What is Neutron
A neutron is one of the subatomic particles that make up matter. In the universe, neutrons are abundant, making up more than half of all visible matter. It has no electric charge and a rest mass equal to 1.67493 × 10−27 kg—marginally greater than that of the proton but nearly 1839 times greater than that of the electron. The neutron has a mean square radius of about 0.8×10−15 m, or 0.8 fm, and it is a spin-½ fermion.
The neutrons exist in the nuclei of typical atoms, along with their positively charged counterparts, the protons. Neutrons and protons, commonly called nucleons, are bound together in the atomic nucleus, where they account for 99.9 percent of the atom’s mass. Research in high-energy particle physics in the 20th century revealed that neither the neutron nor the proton is not the smallest building block of matter. Protons and neutrons have also their structure. Inside the protons and neutrons, we find true elementary particles called quarks. Within the nucleus, protons and neutrons are bound together through the strong force, a fundamental interaction that governs the behaviour of the quarks that make up the individual protons and neutrons.
A nuclear stability is determined by the competition between two fundamental interactions. Protons and neutrons are attracted each other via strong force. On the other hand protons repel each other via the electric force due to their positive charge. Therefore neutrons within the nucleus act somewhat like nuclear glue, neutrons attract each other and protons , which helps offset the electrical repulsion between protons. There are only certain combinations of neutrons and protons, which forms stable nuclei. For example, the most common nuclide of the common chemical element lead (Pb) has 82 protons and 126 neutrons.
Because of the strength of the nuclear force at short distances, the nuclear binding energy (the energy required to disassemble a nucleus of an atom into its component parts) of nucleons is more than seven orders of magnitude larger than the electromagnetic energy binding electrons in atoms. Nuclear reactions (such as nuclear fission or nuclear fusion) therefore have an energy density that is more than 10 000 000x that of chemical reactions.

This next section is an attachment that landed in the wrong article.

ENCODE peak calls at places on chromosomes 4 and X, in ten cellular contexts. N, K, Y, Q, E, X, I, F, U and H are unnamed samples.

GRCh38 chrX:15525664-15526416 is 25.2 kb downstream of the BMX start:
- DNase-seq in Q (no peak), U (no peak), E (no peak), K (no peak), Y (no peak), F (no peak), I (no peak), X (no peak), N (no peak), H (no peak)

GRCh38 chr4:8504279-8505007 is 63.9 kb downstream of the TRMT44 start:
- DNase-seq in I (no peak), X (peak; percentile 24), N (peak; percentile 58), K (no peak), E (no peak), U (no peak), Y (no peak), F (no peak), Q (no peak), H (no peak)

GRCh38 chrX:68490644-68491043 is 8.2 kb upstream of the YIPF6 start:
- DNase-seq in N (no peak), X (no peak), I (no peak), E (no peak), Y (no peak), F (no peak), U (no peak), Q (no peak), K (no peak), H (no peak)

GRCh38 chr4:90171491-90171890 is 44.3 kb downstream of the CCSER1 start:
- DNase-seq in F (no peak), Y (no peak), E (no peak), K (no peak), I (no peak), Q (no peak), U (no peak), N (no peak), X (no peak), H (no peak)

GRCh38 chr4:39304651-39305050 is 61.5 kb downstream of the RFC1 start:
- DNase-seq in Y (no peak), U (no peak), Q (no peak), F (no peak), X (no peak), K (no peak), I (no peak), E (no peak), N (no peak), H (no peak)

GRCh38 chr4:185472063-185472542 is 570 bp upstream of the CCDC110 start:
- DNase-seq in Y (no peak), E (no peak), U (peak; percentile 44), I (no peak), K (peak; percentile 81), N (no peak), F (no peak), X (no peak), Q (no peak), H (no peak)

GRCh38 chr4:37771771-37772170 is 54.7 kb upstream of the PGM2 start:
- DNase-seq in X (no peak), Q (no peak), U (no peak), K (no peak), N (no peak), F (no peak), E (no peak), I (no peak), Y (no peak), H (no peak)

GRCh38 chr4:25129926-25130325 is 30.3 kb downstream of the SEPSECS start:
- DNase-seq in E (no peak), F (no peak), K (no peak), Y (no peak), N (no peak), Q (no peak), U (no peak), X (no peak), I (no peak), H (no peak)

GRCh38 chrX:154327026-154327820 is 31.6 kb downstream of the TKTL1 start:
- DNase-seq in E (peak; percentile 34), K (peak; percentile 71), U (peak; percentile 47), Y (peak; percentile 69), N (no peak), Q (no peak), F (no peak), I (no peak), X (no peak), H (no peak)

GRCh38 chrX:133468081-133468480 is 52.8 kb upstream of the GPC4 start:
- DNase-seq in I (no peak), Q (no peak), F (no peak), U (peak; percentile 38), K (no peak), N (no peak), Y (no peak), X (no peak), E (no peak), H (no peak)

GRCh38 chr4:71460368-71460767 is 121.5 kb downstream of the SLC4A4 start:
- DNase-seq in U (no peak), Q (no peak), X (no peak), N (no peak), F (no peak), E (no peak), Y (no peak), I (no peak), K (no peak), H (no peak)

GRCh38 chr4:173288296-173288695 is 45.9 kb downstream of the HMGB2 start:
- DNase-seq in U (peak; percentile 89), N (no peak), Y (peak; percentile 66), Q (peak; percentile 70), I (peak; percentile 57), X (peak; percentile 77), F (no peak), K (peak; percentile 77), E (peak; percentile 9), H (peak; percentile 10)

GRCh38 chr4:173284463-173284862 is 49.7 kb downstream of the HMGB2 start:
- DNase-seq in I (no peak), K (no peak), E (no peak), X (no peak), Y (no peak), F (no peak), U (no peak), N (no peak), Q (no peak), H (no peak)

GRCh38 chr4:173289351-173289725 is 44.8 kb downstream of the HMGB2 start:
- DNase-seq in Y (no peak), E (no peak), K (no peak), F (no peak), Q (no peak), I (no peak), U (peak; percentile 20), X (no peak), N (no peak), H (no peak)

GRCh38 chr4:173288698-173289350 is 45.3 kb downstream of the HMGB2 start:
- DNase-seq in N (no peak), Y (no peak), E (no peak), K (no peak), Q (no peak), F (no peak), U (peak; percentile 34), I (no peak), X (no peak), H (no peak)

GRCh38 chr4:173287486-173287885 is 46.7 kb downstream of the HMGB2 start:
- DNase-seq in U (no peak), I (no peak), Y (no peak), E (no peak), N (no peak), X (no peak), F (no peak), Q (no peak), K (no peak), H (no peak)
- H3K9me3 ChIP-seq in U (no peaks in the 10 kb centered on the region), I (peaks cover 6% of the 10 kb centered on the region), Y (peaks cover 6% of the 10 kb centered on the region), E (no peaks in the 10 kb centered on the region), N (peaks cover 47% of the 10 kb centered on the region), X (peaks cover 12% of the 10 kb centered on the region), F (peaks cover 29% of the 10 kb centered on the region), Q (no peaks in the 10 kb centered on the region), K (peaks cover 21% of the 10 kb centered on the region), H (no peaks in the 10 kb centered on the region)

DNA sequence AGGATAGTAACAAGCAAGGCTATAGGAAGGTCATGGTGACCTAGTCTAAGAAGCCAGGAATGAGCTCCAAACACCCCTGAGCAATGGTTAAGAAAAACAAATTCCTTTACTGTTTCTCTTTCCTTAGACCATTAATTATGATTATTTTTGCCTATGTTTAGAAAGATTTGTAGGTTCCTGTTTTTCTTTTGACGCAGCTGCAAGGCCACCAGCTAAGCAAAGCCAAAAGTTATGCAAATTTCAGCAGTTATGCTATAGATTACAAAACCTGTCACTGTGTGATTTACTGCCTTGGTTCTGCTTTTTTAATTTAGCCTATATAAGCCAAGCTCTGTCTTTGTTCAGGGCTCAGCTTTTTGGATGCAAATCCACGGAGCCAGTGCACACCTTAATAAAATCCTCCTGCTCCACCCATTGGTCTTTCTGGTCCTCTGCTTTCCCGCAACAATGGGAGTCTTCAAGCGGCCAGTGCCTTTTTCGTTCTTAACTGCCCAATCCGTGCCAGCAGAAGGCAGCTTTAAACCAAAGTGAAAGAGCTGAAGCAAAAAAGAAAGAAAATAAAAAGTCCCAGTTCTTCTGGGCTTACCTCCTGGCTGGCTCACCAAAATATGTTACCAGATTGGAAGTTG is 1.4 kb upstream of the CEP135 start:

Knowledge of the behaviour and properties of neutrons is essential to the production of nuclear power. Shortly after the neutron was discovered in 1932, it was quickly realized that neutrons might act to form a nuclear chain reaction. When nuclear fission was discovered in 1938, it became clear that, if a fission reaction produced free neutrons, each of these neutrons might cause further fission reaction in a cascade known as a chain reaction. Knowledge of cross-sections (the key parameter representing probability of interaction between a neutron and a nucleus) became crutial for design of reactor cores and the first nuclear weapon (Trinity, 1945).
Structure of the Neutron
Neutrons and protons are classified as hadrons, subatomic particles that are subject to the strong force and as baryons since they are composed of three quarks. The neutron is a composite particle made of two down quarks with charge −⅓ e and one up quark with charge +⅔ e. Since the neutron has no net electric charge, it is not affected by eletric forces, but the neutron does have a slight distribution of electric charge within it. This results in non-zero magnetic moment (dipole moment) of the neutron. Therefore the neutron interacts also via electromagnetic interaction, but much weaker than the proton.
The mass of the neutron is 939.565 MeV/c2, whereas the mass of the three quarks is only about 12 MeV/c2 (only about 1% of the mass-energy of the neutron). Like the proton, most of mass (energy) of the neutron is in the form of the strong nuclear force energy (gluons). The quarks of the neutron are held together by gluons, the exchange particles for the strong nuclear force. Gluons carry the color charge of the strong nuclear force.
See also: Structure of the Neutron
Properties of the Neutron
Key properties of neutrons are summarized below:
- Mean square radius of a neutron is ~ 0.8 x 10-15m (0.8 fermi)
- The mass of the neutron is 939.565 MeV/c2
- Neutrons are ½ spin particles – fermionic statistics
- Neutrons are neutral particles – no net electric charge.
- Neutrons have non-zero magnetic moment.
- Free neutrons (outside a nucleus) are unstable and decay via beta decay. The decay of the neutron involves the weak interaction and is associated with a quark transformation (a down quark is converted to an up quark).
- Mean lifetime of a free neutron is 882 seconds (i.e. half-life is 611 seconds ).
- A natural neutron background of free neutrons exists everywhere on Earth and it is caused by muons produced in the atmosphere, where high energy cosmic rays collide with particles of Earth’s atmosphere.